Sacred Waters – National Geographic Magazine

From the droplets in a baptismal font to the scattering of ashes on a holy river, water blesses our lives.

By Cathy Newman

Photograph by John Stanmeyer

If I were called in / To construct a religion / I should make use of water, wrote the English poet Philip Larkin in 1954—and most religions do.

Waters, religious historian Mircea Eliade explained in the 1950s, are “spring and origin, the reservoir of all the possibilities of existence; they precede every form and support every creation.” So it has been since human history began and, by legend, before. The world, Genesis says, was brought to life by a God who created a “firmament in the midst of the waters.” Babylonians believed in a world made from a commingling of fresh and salt water. Pima Indians have said Mother Earth was impregnated by a drop of water. The cataclysmic flood that destroys a civilization is also an aqueous archetype and part of Hebrew, Greek, and Aztec cultures.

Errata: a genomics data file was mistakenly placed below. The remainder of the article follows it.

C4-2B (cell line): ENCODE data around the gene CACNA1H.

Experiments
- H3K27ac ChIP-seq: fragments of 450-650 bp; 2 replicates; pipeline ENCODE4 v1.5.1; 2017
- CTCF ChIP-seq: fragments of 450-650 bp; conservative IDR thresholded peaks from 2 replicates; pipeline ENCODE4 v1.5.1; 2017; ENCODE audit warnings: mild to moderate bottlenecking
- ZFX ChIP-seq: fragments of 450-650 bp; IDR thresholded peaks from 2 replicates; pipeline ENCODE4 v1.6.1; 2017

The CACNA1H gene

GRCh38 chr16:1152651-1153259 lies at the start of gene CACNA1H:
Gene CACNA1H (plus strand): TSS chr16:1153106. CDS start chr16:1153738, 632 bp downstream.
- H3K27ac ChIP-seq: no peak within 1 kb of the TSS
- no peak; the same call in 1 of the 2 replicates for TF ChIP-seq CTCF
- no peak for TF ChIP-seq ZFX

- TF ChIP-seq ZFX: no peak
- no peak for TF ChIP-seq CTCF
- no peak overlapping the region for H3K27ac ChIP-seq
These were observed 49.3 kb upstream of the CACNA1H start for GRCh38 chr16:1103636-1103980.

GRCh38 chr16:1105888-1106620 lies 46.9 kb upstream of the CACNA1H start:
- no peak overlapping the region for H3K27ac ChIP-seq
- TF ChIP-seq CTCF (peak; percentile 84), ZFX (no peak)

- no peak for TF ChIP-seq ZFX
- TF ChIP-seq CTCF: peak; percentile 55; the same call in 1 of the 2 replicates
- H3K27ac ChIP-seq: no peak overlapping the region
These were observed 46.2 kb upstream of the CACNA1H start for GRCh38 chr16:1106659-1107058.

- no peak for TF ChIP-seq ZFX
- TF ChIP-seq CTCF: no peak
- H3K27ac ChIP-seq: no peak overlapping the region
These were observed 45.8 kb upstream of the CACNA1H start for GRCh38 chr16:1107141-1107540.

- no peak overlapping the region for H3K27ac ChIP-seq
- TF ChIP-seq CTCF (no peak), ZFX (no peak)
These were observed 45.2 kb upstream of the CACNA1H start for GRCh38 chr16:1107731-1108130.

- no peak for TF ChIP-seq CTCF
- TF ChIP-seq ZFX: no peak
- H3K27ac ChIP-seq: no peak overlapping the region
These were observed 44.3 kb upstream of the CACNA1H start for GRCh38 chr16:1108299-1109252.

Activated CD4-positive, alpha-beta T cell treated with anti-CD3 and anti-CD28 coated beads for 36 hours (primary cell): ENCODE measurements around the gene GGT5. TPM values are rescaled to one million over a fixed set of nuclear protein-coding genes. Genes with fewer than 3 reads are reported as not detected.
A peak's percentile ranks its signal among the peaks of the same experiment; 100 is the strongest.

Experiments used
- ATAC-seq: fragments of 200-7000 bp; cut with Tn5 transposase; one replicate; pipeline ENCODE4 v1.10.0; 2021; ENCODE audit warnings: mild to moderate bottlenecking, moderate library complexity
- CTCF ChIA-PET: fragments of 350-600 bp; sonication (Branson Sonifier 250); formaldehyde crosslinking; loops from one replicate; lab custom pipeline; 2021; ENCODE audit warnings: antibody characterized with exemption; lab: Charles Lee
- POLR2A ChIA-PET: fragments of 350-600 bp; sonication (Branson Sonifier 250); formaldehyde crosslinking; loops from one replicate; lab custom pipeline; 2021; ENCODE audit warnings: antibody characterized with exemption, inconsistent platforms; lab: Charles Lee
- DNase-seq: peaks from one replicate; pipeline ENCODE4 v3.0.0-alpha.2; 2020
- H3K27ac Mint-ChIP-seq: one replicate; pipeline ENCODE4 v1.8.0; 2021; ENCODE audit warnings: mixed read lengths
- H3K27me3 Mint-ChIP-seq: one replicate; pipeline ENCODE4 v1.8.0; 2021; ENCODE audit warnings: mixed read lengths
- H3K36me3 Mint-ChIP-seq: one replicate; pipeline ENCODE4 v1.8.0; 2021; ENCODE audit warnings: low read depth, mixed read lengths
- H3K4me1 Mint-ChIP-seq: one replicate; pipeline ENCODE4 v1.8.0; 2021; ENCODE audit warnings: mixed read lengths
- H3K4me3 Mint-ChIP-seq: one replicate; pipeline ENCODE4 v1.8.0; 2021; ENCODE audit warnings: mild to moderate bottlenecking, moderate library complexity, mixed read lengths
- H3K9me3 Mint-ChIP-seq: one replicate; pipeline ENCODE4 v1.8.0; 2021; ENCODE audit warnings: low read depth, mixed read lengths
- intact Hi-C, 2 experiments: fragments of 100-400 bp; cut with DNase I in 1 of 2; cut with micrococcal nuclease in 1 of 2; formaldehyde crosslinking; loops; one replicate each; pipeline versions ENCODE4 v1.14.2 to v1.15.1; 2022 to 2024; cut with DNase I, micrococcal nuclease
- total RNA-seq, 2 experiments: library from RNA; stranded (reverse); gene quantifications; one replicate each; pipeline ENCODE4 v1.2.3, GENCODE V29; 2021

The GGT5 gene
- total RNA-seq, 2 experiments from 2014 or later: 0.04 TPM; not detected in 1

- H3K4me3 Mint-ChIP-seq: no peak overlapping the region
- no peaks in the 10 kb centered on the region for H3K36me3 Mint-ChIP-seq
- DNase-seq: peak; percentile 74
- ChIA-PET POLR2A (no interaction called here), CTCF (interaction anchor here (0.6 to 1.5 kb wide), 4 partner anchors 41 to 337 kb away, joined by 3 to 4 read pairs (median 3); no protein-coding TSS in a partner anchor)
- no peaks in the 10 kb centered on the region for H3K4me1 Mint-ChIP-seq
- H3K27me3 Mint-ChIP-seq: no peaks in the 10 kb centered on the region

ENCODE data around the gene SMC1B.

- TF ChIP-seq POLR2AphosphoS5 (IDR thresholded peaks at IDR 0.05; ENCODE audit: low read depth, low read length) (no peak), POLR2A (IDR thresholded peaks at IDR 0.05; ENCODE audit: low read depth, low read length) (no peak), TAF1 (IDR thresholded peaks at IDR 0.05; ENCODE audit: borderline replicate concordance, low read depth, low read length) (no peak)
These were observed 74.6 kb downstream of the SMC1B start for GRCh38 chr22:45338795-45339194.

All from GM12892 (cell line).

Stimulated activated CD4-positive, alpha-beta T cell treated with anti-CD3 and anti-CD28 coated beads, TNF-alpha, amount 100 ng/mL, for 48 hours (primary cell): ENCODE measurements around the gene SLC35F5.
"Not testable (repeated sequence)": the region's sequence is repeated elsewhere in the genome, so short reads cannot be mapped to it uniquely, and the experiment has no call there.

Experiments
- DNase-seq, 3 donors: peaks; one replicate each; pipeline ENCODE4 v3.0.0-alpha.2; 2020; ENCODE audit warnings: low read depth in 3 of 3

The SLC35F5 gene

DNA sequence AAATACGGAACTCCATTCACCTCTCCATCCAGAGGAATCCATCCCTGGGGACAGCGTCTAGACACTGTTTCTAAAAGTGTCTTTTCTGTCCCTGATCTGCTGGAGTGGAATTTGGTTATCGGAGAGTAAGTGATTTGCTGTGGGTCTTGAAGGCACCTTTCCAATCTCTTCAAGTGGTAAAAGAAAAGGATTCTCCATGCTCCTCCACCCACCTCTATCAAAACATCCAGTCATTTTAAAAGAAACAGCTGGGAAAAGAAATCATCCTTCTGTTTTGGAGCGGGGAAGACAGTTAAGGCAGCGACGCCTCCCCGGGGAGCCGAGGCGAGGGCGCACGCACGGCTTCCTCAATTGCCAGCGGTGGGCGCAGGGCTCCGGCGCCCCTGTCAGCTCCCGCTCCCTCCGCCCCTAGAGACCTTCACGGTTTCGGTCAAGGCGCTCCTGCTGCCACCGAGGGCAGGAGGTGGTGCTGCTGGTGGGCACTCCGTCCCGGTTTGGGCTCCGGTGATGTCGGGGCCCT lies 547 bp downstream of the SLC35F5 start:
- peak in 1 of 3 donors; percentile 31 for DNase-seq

The body thirsts. So does the spirit. “I must live near a lake,” wrote Swiss psychiatrist Carl Jung, who waded into the depths of the psyche and equated water with the unconscious. “Without water, I thought, nobody could live at all.”

From our worldly entrance in a burst of amniotic fluid to the ritual washing of the dead (taharah in Judaism; ghusl al-mayyit in Islam), water flows through our lives, scribing a line between sacred and profane, life and death. We are doused, dunked, dipped, sprinkled—and blessings flow, deep and wide as the River Jordan of Scripture, wondrous as the spring at Lourdes, cathartic as tears.

professional swimmer underwater in abyss isolated on blue backgr

via Sacred Waters – National Geographic Magazine.

 

Advertisements

Comment

Fill in your details below or click an icon to log in:

WordPress.com Logo

You are commenting using your WordPress.com account. Log Out / Change )

Twitter picture

You are commenting using your Twitter account. Log Out / Change )

Facebook photo

You are commenting using your Facebook account. Log Out / Change )

Google+ photo

You are commenting using your Google+ account. Log Out / Change )

Connecting to %s